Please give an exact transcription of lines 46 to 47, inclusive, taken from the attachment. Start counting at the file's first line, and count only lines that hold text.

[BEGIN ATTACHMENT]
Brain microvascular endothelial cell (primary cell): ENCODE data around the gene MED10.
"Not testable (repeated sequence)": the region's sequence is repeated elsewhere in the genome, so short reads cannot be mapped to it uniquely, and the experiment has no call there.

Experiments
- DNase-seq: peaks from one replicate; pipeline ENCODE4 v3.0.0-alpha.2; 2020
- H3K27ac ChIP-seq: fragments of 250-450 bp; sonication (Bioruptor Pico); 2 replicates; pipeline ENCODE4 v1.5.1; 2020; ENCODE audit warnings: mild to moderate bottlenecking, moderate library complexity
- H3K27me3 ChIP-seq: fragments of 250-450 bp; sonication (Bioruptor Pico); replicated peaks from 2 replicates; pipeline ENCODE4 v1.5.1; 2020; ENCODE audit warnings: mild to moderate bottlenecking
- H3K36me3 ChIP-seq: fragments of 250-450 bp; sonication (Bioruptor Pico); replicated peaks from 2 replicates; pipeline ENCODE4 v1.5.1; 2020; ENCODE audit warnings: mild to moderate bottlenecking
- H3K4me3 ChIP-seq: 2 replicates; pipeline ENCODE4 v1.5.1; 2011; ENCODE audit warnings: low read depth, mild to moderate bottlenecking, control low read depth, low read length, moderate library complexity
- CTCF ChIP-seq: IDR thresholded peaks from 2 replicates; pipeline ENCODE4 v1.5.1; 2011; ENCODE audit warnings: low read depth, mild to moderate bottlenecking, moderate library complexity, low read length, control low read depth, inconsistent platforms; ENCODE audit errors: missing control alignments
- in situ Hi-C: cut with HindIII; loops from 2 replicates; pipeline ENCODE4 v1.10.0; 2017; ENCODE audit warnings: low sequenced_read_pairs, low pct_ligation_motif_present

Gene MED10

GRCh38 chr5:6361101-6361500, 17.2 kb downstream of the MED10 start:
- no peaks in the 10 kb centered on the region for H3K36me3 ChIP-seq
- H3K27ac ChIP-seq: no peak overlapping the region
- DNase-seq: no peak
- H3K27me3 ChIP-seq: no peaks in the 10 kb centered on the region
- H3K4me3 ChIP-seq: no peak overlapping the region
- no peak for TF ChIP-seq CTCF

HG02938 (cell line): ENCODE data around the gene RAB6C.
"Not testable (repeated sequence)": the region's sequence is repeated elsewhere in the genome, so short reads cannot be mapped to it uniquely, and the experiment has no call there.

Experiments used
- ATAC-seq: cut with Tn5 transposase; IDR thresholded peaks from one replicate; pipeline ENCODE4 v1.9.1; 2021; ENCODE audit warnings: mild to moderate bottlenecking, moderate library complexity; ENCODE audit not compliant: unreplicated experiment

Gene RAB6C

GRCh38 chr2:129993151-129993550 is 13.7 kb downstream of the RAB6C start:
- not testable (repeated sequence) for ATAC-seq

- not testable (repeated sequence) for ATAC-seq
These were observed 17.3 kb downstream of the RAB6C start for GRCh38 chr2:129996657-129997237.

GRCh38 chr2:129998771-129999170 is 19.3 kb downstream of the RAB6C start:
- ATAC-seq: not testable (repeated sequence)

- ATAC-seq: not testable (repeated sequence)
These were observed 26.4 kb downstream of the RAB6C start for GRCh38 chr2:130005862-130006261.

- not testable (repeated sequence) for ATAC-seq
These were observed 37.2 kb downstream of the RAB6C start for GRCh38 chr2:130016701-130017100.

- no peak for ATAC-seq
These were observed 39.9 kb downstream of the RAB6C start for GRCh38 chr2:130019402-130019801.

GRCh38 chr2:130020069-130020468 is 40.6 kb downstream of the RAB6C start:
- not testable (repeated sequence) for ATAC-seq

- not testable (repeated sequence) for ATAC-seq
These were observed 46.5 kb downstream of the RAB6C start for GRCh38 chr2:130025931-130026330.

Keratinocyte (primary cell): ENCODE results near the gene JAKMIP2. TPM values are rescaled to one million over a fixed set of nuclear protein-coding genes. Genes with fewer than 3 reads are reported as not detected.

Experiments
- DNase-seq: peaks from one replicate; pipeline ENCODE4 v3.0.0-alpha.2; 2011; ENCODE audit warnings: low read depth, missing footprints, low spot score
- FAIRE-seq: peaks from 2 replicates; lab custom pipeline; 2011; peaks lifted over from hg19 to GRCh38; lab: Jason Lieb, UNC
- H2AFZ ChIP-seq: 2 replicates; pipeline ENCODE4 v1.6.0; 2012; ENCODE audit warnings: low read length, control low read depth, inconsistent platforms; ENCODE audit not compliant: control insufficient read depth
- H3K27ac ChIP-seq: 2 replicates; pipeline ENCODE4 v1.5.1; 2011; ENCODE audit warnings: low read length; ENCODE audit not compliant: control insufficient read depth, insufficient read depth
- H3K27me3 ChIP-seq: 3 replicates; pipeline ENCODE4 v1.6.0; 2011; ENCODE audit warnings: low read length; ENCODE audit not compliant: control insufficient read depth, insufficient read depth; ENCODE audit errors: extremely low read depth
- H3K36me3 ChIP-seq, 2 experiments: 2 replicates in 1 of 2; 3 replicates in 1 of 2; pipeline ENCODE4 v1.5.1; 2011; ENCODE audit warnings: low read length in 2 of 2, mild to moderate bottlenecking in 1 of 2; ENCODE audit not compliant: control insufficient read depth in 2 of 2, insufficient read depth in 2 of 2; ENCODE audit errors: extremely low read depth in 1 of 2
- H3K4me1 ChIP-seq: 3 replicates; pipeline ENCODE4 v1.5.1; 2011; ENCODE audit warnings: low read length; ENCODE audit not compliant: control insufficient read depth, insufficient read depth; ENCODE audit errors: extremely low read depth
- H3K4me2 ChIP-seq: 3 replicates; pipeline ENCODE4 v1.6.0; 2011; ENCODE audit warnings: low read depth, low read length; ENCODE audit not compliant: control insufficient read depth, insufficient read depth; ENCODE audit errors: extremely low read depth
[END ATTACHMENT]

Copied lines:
- H3K27me3 ChIP-seq: 3 replicates; pipeline ENCODE4 v1.6.0; 2011; ENCODE audit warnings: low read length; ENCODE audit not compliant: control insufficient read depth, insufficient read depth; ENCODE audit errors: extremely low read depth
- H3K36me3 ChIP-seq, 2 experiments: 2 replicates in 1 of 2; 3 replicates in 1 of 2; pipeline ENCODE4 v1.5.1; 2011; ENCODE audit warnings: low read length in 2 of 2, mild to moderate bottlenecking in 1 of 2; ENCODE audit not compliant: control insufficient read depth in 2 of 2, insufficient read depth in 2 of 2; ENCODE audit errors: extremely low read depth in 1 of 2